Easy ways to restore Postgres database from files
Wondering how to restore the Postgres database from files? Here’s how we do it.
Basically, this restoration is possible using the pgAdmin tool and certain commands like psql, pg_restore, etc. But, it often ends up with some tricky errors.
At Bobcares, we receive requests to restore the Postgres database from files as part of our Server Management System.
So, today let’s discuss the several restoration methods in detail and see how our Support Engineers fix the errors related to it.
How we restore the Postgres database from files?
Generally, we take the pg_dump command to take the PostgreSQL database backup. It will dump all the contents of the database into a single file.
To restore the Postgres database from files, we use different methods.
Let’s see how each of these methods work.
1. Restore a database with psql command
Recently, one of our customers approached us to restore the Postgres database from files. His database backup was a plaintext file containing SQL scripts.
For restoring, our Support Engineers run the psql command.
psql -U user_db user_name < dump_db.sql
Here, user_db and user_name are the database user and database name respectively. And, dump_db.sql is the name of the backup file.
This command effectively restored the Postgres database from files.
2. Restore a database with pg_restore command
Similarly, another method to restore the Postgres database is using the pg_restore command.
If the backup file created by pg_dump is of custom, directory or archive format, we use the command.
pg_restore -d user_db /path/to/your/file/dump_db.tar -c -U user_name
Here, -c prompts to drop the database before recreating it.
By default, pg_restore has various options similar to this.
3. Using pgAdmin tool
We can also restore the Postgres database using the pgAdmin tool.
1. Firstly, choose the required database in the pgAdmin.
2. Next, we right-click on it and choose the Restore option from the menu list.
3. Then, we choose appropriate options such as the format, filename, restore options, and click on the Restore button.
4. After that, pgAdmin displays the log messages in process watcher for easy troubleshooting.
5. On complete restoration, we receive a “Successfully Completed” message.
Common errors during the restoration
Errors are common while restoring databases. Now, let’s get into some common errors that occur while restoring the Postgres database from files.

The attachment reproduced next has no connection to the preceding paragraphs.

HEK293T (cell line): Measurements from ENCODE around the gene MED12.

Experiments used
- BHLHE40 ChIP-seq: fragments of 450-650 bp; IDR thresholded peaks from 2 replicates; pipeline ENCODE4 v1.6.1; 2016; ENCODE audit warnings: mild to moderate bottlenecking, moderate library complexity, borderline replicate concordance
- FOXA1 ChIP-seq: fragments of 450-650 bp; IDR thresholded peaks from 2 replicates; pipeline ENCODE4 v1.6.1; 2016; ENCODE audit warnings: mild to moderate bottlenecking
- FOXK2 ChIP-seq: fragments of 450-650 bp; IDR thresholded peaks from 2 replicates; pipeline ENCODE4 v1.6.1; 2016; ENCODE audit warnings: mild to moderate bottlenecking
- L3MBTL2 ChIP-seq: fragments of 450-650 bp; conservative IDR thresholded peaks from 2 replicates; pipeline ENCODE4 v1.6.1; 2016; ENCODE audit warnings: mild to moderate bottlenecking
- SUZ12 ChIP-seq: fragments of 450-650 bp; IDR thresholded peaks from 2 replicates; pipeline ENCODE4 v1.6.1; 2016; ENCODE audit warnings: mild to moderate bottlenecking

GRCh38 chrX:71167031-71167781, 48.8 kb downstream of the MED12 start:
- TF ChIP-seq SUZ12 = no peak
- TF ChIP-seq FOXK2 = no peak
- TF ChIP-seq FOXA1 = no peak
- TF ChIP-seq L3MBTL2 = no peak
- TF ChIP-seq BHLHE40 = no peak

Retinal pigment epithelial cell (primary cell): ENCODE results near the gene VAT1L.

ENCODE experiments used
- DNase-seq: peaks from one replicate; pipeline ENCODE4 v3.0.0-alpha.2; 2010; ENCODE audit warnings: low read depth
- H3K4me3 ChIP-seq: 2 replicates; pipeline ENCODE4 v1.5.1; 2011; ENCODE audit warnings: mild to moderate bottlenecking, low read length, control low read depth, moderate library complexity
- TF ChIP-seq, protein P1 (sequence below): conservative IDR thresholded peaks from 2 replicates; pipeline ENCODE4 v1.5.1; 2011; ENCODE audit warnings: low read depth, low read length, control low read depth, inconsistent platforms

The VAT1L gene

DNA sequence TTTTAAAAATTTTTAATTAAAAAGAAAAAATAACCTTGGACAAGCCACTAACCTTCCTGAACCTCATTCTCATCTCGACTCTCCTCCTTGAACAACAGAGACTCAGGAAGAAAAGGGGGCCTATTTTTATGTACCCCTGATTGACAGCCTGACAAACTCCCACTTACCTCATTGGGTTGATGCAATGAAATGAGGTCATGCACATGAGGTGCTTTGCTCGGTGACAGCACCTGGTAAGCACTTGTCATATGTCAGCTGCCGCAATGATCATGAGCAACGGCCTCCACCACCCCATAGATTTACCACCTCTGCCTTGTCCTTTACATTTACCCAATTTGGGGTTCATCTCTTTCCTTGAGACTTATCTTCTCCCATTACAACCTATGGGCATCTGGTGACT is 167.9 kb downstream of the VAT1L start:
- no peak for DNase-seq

1. Error in commands
Recently, a customer came up with a database restoration error in Postgres. He used the pg_dump to create the database backup to a normal text file.
But, when he tried to restore the database using the pg_restore command, it showed up errors.
Our Support Engineers checked and found an error with the command usage. He used the custom format, but the backup was on a normal text file.
So, for restoring from text files, we use psql command instead of pg_restore.
psql -e -U username -d databaseName -f "path_of_the_file"
Executing the command in the above format resolved the error.
2. Version conflicts
Another common error during Postgres database restoration is the Postgres version conflicts.
And, this results in the following error message,
pg_restore: [archiver (db)] Error while PROCESSING TOC: pg_restore: [archiver (db)] Error from TOC entry 5; 2615 2200 SCHEMA public Postgres pg_restore: [archiver (db)] could not execute query: ERROR: schema "public" already exists Command was: CREATE SCHEMA public;
But, what causes this error?
Using pg_restore from PostgreSQL 11.2 version, to restore a dump made by pg_dump 9.6 caused this error.
Therefore, we downgraded pg-restore back to 9.6. And this resolved the schema “public” already exists error effectively.
[Need assistance to restore the Postgres database from files?- We’ll help you.]
In short, commands like psql, pg_restore and pgAdmin tool helps to restore the Postgres database from files. In today’s write-up, we also discussed how our Support Engineers fix the errors related to database restoration.